Almost Home Foster Kennels

Dianne Snater
Almost Home Foster
MN LIcense #132328

Should One Microchip Their Pets? Pros and Cons of Microchipping


At first, microchipping your dog may seem like a no-brainer. It’s one of the best ways to make sure that if your four-legged best friend makes a break for it, he returns as quickly and safely as possible.

You are probably well aware of the growing popularity of microchips, but like any concerned parent, you want to know more before you make any decisions.

Microchipping can be a big choice to make, but it may not be for everyone. So, to help you become more informed, we have come up with the pros and cons of microchipping your dog.

How Microchips Work

Microchips are tiny, but packed inside these rice-sized capsules is everything needed to transmit your pet’s identification over radio frequencies. Everything is contained in a sleeve of bioglass, a material that is safe to use not just on animals, but humans as well.

Microchips are implanted in the skin under the dog’s shoulder blades. While this simple procedure can be performed at a veterinarian clinic, many shelters also offer this service at a reduced cost.[2]

After the chip is inserted, a scanner checks to make sure the microchip works. The scanner uses a particular frequency of radio waves that turn on the chip, then sends a signal to it.[3]

Each microchip has a unique number, and when the scanner sends that first signal, it receives the chip’s ID. Your contact information, which matches your dog’s chip, is then sent to a registry.[4]

Pros of Microchipping

Microchipping has several advantages and can help give you better peace of mind about your dog’s safety. As long as you have access to the internet and your dog’s ID number, you can reach the registry database 24/7 from anywhere in the country.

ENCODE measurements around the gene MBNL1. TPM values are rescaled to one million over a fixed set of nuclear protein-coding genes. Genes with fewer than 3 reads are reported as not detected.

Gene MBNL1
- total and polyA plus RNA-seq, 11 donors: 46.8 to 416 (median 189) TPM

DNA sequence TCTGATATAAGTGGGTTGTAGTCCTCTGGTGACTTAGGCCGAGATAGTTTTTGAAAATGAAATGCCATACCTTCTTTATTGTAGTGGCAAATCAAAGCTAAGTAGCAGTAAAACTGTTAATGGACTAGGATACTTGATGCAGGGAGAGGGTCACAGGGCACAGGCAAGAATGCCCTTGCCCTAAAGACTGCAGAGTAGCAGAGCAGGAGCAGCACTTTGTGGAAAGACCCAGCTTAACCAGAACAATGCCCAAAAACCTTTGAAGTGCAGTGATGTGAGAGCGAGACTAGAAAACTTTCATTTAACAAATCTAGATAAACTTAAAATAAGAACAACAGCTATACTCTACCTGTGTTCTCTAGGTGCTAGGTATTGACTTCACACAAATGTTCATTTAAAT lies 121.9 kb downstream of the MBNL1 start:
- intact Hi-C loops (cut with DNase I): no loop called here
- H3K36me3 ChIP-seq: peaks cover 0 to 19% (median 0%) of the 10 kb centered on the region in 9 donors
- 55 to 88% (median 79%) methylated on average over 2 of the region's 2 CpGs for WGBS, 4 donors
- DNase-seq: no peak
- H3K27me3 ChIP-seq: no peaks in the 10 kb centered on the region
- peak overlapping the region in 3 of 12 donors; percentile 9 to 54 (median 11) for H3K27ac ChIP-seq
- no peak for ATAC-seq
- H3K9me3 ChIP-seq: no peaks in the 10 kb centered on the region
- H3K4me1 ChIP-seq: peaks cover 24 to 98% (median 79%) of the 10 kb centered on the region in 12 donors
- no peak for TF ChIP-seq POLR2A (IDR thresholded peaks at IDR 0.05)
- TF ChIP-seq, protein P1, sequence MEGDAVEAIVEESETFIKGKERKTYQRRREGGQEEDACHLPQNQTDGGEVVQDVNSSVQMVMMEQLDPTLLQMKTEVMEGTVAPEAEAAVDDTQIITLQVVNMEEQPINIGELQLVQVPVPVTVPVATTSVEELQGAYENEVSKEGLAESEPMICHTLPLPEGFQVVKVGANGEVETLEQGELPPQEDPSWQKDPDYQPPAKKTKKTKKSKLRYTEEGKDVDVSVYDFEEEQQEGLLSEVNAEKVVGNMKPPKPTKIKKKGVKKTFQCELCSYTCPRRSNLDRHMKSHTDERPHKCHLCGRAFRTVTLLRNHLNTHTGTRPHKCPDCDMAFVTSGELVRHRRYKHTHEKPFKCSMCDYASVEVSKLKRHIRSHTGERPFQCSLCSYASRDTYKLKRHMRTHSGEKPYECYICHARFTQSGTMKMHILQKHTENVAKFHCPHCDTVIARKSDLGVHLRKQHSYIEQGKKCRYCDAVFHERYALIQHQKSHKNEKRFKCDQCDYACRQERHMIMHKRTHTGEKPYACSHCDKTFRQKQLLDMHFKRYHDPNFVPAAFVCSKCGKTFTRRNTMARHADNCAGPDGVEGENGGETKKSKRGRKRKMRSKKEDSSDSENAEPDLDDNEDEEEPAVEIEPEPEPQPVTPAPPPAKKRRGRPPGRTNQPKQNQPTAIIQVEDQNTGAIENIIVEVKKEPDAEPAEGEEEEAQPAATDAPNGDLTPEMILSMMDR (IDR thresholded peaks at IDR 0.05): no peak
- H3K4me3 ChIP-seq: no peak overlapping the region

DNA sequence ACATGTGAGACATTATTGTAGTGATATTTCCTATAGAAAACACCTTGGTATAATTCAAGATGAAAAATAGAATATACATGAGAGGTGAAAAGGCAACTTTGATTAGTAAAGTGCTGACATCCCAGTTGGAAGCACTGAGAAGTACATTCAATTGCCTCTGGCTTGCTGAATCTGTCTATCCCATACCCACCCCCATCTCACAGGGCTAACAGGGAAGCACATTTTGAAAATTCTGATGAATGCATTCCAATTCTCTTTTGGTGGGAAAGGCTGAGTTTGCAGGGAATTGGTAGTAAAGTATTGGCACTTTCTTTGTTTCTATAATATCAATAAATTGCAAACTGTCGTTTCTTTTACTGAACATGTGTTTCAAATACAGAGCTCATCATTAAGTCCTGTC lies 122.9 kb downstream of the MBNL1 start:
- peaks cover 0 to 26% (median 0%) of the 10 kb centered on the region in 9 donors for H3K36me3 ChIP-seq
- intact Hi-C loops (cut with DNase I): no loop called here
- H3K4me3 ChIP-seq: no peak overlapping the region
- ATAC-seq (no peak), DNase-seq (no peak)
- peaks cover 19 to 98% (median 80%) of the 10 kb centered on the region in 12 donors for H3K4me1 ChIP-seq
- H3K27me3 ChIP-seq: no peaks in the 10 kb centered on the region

• Microchips make it extremely easy for shelters, animal control, and vets to identify lost dogs.[5]
  • They can last as long as 25 years, which means you never have to replace them.[6]
  • Implanting the chip can be done quickly, and unlike tattoos, you don’t need to struggle to hold your dog still or shave him to see it.[7]
  • Depending on the type of chip you purchased, you could be eligible for compensation in case your dog is hurt.

Cons of Microchipping

Like anything else, microchipping isn’t a perfect process, and it does have its drawbacks.

  • Microchips run the risk of “traveling” in your dog, so you may need to scan the entirety of your pet’s shoulder to find it.[9]
  • While this process is fast, like any injection, it’s still painful for your pup. Some veterinarians try to fix this by applying a local anesthetic.[10]
  • Some microchips will only work with scanners made by the same company. While there are scanners that can work with a variety of microchip brands, it may not work with older chips. Many veterinary clinics have one scanner, which could make it difficult to ID your pet.[11]

Although microchipping can be beneficial if your dog is found by a stranger, it does nothing to help if your dog is lost in the woods or elsewhere. Microchips don’t emit any GPS or radio signals, so your pet can’t be found remotely. Microchips only help locate your pet if someone turns them in to a local vet or shelter.

There are some health concerns when it comes to microchipping your dog. Some worry about the risk rejection after introducing a foreign object into your pet.

Additionally, between 1996 and 2006, research showed that between .8 and 10.2 percent of microchipped animals experienced the growth of malignant tumors in the implant area.[12]

Bottom Line

Microchipping, while a great way to keep your pooch safe, isn’t a perfect solution and does have its disadvantages.

You know your dog best, and it’s up to you to assess the likelihood of him running away or escaping. If your pet spends most of his time indoors and only goes outside when he’s on a leash, you may decide the cons of microchipping aren’t worth the benefits.

Whether you decide to microchip your dog or not, make sure your pet has some form of ID on his collar and that the information on it is up-to-date.















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